The evolving pension and health market 58 Asia-Pacific Features The worlds greatest life insurance potential Displays immense diversity in level of economic and political development, ethnicity, culture and religion Already developed include Australia, New Zealand, Japan, Korea, Taiwan, and Singapore China and India In economically affluent countries, life insurance products with strong
savings elements predominate. 59 Asia-Pacific Japan Features Worlds second largest after the U.S. Major reforms in financial services in the 1990s and 2000s Insurance Business Law revised in 1996 Life market liberalization as par of the reforms The third-sector in the life insurance market Industry associations greatly influence the market.
Products and distributions Traditional life policies remain popular Large network of part-time, female agents Insight 21.2 60 Asia-Pacific Japan Issues Role of non-conventional life insurers Kampo Zenkyoren
The deflationary economic condition is another risk Japan faces. Mega mergers and acquisitions Fallout from the bubble economy Aging population Westernization of the younger generation 61 Leading Life Insurers in Japan (2007) 62
Asia-Pacific Korea Features The worlds seventh largest The economy has recovered from the Asian economy crisis Several key reformatory measures in the market Industry associations greatly influence the market. Chronic problem of policy lapses and surrenders
Products and distributions Bancassurance strongly promoted by government Issues Products with limited period (up to 10 years) and pensions also sold by nonlife insurance companies 63 Leading Life Insurers in Korea (2007) 64
Asia-Pacific Taiwan Features A strong life insurance industry and the worlds highest life insurance penetration 30 life insurance companies including eight foreign companies operate. Products and distributions Traditional products such as whole life and endowment have the largest proportions of in-force business Unit-linked life and annuity products have shown strong recent sales Distribution mainly by part-time agents Brokerage channel and bancassurance growing rapidly
65 Leading Life Insurers in Taiwan (2007) 66 Asia-Pacific China Features The greatest growth potential in the world Life insurance premium growth at about 25% per year during the last decade Foreign insurer participation in its market only during the 1990s
Local insurers still dominate China Life, Ping An, and China Pacific Life Products and distributions Simple products thus far and via exclusive agents Issues Further market liberalization and deregulation Transparency Hong Kong and Macau 67
Leading Life Insurers in China (2007) 68 Asia-Pacific India Features Annual life premium growth averaged about 13% Privatized since 1999 Low consumption and penetration ratios Products and distributions Bancassurance and broker system introduced Provision of health insurance in the private sector emphasized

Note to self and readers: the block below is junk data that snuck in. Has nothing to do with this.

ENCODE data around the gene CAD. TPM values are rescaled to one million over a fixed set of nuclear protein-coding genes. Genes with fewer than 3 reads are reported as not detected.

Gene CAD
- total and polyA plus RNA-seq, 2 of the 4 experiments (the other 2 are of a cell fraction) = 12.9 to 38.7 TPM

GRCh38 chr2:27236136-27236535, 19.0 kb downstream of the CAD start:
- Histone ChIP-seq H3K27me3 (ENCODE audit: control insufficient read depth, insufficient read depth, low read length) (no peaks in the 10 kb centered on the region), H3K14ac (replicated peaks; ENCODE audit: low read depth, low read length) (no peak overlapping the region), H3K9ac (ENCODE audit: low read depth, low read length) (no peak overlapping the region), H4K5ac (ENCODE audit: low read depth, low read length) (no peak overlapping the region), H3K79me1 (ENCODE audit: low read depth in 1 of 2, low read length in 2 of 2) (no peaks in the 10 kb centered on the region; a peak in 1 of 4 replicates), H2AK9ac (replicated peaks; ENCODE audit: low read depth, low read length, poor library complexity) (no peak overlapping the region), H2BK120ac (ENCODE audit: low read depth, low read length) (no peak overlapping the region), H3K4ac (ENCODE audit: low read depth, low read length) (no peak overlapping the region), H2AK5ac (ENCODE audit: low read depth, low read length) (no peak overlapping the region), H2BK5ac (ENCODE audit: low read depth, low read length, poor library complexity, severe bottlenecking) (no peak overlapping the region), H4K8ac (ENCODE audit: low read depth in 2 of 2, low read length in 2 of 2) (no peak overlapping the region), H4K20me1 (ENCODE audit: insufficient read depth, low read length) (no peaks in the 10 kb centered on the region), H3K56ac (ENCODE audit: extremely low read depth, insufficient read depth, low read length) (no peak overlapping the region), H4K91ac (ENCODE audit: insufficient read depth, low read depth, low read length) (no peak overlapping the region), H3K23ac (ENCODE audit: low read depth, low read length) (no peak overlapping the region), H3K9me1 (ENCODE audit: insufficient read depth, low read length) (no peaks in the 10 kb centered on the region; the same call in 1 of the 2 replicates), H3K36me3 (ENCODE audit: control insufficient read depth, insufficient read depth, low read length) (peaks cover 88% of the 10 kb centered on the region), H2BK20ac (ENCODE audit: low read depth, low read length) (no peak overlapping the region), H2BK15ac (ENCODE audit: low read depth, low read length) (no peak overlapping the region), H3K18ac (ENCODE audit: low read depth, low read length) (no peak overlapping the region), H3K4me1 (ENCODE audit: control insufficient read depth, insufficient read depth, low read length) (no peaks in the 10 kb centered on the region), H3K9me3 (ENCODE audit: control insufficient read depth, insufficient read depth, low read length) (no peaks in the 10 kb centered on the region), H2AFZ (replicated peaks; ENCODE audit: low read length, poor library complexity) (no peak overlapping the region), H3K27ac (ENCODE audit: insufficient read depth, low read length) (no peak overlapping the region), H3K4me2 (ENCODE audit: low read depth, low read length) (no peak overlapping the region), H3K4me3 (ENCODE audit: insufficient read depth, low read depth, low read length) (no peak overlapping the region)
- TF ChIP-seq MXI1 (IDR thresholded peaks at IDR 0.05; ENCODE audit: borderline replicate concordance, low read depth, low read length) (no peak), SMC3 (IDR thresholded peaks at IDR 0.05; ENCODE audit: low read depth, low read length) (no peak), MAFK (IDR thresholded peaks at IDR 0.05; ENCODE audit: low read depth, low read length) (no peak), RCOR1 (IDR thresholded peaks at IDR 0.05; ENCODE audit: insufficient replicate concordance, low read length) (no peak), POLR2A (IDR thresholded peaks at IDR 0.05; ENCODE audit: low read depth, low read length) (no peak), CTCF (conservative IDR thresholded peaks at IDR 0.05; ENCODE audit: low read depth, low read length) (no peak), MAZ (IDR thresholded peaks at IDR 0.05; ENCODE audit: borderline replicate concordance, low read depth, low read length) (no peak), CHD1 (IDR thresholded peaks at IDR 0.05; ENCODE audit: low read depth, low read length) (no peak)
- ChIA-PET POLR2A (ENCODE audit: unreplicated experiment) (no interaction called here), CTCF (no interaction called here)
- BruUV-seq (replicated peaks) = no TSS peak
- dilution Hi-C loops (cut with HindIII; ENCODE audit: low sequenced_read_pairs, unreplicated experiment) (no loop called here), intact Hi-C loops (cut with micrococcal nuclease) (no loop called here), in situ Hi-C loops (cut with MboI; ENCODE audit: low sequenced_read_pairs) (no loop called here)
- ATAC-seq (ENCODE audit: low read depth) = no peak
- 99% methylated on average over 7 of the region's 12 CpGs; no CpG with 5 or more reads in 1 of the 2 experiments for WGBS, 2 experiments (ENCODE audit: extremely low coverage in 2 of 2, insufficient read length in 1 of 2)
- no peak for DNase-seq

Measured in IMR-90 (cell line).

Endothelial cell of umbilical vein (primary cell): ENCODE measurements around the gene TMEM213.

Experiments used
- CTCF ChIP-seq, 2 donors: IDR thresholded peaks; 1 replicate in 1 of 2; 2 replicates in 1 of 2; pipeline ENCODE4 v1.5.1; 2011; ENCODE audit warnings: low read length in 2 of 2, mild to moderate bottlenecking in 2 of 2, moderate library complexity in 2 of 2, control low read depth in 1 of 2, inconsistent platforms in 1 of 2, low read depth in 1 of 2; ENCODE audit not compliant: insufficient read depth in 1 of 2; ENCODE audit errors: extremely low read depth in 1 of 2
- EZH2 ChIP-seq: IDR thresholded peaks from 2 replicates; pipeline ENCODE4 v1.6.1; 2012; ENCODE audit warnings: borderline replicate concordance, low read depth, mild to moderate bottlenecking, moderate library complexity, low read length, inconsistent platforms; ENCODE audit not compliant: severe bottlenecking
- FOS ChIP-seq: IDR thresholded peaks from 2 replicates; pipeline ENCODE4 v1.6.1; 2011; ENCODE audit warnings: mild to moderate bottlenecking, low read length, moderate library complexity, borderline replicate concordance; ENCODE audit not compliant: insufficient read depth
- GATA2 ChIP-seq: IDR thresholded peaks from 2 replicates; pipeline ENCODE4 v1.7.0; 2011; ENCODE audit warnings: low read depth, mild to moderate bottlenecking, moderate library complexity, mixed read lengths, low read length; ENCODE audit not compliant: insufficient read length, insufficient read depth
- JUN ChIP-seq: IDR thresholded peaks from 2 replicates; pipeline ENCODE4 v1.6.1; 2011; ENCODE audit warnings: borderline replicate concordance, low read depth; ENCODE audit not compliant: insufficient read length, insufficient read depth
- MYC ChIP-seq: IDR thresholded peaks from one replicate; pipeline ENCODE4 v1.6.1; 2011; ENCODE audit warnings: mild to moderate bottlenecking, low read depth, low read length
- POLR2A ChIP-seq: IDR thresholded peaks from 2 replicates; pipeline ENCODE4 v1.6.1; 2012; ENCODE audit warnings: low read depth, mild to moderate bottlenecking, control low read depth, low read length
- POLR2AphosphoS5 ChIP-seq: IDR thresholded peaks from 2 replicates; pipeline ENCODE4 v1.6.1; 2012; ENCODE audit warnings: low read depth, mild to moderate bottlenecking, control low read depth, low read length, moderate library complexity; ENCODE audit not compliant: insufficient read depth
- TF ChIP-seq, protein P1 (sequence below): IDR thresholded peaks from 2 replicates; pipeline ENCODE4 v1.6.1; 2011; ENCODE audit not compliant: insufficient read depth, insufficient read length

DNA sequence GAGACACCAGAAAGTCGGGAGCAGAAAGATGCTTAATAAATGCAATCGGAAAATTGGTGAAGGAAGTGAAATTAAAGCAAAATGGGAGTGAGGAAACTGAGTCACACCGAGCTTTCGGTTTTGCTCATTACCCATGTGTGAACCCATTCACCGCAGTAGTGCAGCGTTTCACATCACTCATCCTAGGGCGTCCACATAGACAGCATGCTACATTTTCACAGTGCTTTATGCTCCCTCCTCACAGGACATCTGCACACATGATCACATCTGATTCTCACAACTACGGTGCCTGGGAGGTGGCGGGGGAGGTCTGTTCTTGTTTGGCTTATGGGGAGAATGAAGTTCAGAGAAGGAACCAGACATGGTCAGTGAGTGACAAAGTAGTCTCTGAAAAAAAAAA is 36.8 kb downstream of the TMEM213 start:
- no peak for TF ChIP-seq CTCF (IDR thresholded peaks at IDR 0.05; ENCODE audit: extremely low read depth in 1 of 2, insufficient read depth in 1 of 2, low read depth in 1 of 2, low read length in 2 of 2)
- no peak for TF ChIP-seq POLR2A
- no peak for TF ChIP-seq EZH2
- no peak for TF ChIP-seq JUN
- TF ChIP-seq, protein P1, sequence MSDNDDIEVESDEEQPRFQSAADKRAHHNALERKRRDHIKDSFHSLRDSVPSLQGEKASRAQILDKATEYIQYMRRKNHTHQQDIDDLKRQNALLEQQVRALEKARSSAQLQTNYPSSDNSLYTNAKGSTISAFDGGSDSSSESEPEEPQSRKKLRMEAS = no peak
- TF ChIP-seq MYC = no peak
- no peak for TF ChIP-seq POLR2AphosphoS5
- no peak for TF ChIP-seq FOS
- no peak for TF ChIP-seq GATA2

Issues Further deregulation Foreign ownership of local company 69 Leading Life Insurers in India (2007) 70 Asia-Pacific Australia and New Zealand Features Along with New Zealand, one of the worlds most sophisticated
markets Incredibly competitive, strict disclosure requirements, and strong consumer protection, solvency and actuarial standards Dominated by several large companies such as Australian Mutual Provident, National Australia, and ING (Australia) Products and distributions The largest product sales in superannuation Bank-owned life insurers accounted for 38% of new premiums written in 2005 71
Leading Life Insurers in Australia (2007) 72 Leading Life Insurers in New Zealand (2007) 73 Asia-Pacific ASEAN Features Both developed and developing economies Diversity in ethnic backgrounds Already a large number of foreign insurers in the market
Products and distributions Mainly traditional whole life and endowment but with unit-linked and annuity business growing rapidly in a few markets. Distribution almost exclusively on face-to-face selling by part-time, male and female captive agents Issues The image of life insurance in some societies or communities 74 Leading Life Insurers in Singapore (2007)
75 Leading Life Insurers in Vietnam (2007) 76 Africa Features Most markets long been hampered by political and economic turmoil African life insurance figures are dominated by South Africa. South Africa with the worlds second highest life insurance penetration Other markets, such as Namibia, Mauritius and Botswana, slowly
grow. Still the least known regional market in the world Exception: South Africa 77 Leading Insurers in Egypt (2006) 78 Leading Insurers in South Africa (2006)
79 Discussion Questions 80 Discussion Question 1 As the ASEAN insurance industry grows, we can expect continuing tensions between ASEAN countries with a welldeveloped market economy and those with more restrictive regimes. What advice would you give to an ASEAN insurance company that wishes to operate throughout the region?
81 Discussion Question 2 Many U.S. life insurers have been reluctant to enter international markets. Why have they been reluctant historically to do so? Why do you believe U.S. insurers have begun to increase their international activities? Do you believe they will succeed? 82 Discussion Question 3 In Europe, the direct marketing and bancassurance
movements have gained enormous momentum. In many other countries, insurance is still sold through personal contact with an agent. What do you see as the strengths and weaknesses from the consumers point of view of these three different strategies for selling life insurance? 83